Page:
As marking the difference between the lawyers of the past and the present, I heard an anecdote of Mr. Sergeant the other day, which shows how the giants estimated their professional services and by what sensitive and scrupulous rules they squared their actions. A distinguished merchant, still living, called upon Mr. Sergeant for his opinion in an important case, which was duly prepared and sent by one of the students of the great lawyer. The merchant opened the letter, and after glancing over it asked the student for the charge. He said he did not know the contents of the paper and could not answer. The merchant then signed a blank check, and sent it back to Mr. Sergeant by the same hand, with a message that he should

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fill it up with the amount of his fee. This very student, now one of the leading members of the Philadelphia bar, graphically describes the effect of the communication. He

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he never saw a little man (Mr. Sergeant was of slight stature) so suddenly tower into a giant. “Mr. entirely misunderstands me, sir! Go back to him, sir, and say for me that I am the last person living to fill up another man's check. If he will carefully examine the paper I sent, he will find my fee written in one of the corners.” With this somewhat considerable flea in his ear the young man retraced his steps to the merchant, when the opinion was carefully inspected, and written in very small letters, in the angle of one of the pages, were the figures “$30."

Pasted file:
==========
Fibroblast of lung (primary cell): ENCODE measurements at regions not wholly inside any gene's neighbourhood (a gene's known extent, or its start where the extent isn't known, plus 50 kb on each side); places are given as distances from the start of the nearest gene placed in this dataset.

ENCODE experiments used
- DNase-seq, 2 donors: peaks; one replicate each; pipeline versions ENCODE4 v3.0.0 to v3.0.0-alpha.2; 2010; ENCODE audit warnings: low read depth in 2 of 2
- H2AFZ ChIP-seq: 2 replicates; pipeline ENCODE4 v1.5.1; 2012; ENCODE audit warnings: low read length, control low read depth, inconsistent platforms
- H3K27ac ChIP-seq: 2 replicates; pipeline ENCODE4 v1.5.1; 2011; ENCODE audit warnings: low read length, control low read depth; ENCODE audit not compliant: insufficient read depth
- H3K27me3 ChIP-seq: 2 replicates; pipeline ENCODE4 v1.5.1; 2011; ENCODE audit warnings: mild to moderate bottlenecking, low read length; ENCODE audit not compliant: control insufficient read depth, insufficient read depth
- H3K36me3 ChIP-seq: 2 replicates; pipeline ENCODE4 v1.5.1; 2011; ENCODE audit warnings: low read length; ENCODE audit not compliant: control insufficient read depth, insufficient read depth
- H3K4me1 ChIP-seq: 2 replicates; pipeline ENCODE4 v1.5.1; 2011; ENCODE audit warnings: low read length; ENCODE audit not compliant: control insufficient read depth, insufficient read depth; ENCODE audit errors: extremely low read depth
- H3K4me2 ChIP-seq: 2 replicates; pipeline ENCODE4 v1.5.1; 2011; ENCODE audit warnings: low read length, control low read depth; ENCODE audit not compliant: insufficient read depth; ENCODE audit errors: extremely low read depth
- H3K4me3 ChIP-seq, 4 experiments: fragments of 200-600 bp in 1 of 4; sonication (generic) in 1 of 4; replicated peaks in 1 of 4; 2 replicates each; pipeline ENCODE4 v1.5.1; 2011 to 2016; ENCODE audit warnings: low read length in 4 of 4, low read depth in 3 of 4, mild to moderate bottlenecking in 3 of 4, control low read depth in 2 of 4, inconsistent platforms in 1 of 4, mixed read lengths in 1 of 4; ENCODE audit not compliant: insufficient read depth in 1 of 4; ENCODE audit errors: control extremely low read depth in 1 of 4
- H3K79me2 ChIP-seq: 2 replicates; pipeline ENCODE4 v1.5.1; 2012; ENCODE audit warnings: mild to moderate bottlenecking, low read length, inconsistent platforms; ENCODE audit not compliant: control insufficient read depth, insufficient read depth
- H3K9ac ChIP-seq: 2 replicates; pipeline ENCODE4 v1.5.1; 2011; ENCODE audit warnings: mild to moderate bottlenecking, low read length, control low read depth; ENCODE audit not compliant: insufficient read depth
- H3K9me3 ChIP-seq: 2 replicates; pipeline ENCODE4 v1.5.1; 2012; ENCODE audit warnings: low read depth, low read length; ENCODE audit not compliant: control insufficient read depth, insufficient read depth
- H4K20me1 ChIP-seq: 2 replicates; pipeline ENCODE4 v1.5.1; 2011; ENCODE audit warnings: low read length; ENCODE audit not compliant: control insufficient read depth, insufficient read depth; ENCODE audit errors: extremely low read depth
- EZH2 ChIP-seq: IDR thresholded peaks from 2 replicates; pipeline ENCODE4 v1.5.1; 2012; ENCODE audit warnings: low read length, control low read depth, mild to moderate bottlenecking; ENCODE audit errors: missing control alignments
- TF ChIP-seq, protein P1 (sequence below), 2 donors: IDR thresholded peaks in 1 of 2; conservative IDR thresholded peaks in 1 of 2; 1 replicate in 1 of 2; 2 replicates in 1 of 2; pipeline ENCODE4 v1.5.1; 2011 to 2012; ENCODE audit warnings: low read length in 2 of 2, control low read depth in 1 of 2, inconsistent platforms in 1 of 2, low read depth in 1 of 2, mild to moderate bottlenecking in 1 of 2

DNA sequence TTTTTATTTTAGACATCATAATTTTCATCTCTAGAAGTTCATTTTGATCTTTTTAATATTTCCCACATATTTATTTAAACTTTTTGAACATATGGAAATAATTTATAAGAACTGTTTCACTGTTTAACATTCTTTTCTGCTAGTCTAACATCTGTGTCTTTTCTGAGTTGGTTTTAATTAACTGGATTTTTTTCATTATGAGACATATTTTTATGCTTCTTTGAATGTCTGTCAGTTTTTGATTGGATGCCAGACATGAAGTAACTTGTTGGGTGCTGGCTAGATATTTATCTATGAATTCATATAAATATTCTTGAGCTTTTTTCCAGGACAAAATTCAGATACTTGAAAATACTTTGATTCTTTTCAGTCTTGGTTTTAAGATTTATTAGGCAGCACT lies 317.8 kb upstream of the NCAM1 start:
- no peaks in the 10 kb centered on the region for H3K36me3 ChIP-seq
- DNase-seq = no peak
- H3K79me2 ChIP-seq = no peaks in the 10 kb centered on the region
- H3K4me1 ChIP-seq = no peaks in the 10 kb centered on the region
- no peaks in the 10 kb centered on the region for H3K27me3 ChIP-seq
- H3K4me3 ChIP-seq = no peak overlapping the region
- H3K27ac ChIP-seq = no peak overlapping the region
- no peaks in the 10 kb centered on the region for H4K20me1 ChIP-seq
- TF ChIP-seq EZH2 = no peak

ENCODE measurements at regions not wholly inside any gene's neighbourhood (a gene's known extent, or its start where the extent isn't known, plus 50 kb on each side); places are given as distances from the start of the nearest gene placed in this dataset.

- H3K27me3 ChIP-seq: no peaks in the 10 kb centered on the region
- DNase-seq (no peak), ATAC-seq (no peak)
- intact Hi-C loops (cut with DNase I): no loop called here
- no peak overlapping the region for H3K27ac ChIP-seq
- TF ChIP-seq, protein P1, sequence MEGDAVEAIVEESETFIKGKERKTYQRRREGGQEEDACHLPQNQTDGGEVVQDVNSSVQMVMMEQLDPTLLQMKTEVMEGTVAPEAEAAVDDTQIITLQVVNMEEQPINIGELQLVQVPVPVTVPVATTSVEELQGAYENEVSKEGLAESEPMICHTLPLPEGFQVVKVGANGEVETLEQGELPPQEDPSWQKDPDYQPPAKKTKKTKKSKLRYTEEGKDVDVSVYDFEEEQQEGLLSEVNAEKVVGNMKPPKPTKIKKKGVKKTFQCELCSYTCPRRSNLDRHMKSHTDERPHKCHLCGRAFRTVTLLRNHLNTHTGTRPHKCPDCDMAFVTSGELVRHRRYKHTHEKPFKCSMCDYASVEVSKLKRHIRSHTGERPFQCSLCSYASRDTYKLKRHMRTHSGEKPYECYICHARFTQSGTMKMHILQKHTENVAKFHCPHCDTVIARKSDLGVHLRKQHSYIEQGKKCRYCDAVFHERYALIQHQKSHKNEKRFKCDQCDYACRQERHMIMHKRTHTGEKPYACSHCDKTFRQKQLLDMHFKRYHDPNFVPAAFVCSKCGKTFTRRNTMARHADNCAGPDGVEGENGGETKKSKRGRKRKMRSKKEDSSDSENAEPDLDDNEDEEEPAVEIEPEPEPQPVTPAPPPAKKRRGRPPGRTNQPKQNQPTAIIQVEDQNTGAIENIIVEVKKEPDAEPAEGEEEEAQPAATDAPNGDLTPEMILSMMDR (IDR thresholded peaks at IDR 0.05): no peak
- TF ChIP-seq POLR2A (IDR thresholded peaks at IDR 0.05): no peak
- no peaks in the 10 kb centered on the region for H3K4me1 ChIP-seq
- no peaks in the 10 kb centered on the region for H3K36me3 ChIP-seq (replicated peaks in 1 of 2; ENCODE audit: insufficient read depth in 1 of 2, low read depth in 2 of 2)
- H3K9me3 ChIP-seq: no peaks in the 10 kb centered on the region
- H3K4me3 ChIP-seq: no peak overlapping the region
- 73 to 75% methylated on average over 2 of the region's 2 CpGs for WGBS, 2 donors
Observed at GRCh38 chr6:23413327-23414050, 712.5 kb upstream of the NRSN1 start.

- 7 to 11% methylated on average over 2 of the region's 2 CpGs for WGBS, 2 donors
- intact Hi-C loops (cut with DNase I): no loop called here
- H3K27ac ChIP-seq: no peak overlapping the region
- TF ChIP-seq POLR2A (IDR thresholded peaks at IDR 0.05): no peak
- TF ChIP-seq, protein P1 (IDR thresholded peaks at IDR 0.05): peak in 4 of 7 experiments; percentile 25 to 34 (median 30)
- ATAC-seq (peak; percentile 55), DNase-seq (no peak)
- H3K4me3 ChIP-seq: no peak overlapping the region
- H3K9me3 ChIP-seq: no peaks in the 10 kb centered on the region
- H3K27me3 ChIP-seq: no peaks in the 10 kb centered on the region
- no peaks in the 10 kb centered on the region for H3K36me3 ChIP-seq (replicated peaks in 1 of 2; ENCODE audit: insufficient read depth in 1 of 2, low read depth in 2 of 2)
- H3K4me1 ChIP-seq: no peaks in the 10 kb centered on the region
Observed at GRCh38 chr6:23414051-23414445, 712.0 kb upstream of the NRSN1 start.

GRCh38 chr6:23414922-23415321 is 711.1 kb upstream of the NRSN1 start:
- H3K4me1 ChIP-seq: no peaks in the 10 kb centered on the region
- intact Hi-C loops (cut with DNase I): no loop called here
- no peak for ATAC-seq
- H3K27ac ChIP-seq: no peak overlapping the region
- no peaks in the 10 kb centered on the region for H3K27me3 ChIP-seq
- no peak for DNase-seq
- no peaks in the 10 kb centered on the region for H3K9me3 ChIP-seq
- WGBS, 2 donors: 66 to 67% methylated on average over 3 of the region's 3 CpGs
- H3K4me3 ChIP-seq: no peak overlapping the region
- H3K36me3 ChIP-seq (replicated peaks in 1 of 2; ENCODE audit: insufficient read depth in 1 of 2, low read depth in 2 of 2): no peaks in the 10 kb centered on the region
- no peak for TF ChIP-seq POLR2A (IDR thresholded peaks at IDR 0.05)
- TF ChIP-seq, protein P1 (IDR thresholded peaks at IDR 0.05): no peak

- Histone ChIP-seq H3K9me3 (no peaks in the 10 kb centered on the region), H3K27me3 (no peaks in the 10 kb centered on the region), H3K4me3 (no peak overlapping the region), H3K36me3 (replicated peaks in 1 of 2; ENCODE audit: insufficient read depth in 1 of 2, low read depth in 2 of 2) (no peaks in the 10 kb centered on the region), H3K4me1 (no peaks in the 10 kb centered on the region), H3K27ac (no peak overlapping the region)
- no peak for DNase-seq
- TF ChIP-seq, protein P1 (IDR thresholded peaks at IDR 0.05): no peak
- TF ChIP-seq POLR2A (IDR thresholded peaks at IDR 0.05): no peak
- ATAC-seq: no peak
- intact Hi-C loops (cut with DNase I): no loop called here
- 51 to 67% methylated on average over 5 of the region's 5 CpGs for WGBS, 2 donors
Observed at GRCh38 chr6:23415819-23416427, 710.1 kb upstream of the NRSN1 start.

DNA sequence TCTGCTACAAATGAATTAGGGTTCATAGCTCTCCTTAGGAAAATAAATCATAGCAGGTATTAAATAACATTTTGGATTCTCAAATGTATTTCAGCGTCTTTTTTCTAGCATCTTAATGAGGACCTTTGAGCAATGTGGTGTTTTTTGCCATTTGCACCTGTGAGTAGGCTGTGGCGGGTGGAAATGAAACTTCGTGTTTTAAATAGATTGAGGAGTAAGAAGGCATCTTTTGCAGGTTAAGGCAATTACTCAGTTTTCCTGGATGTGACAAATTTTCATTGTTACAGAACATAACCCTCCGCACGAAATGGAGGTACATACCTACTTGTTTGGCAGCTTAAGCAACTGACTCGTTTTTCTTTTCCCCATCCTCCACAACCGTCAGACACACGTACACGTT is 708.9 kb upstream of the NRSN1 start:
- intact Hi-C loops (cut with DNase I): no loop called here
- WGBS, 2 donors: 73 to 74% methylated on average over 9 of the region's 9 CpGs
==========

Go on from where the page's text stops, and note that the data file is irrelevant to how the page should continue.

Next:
I fear the fee of our reigning legal magnates for similar services would be at least ten times thirty dollars.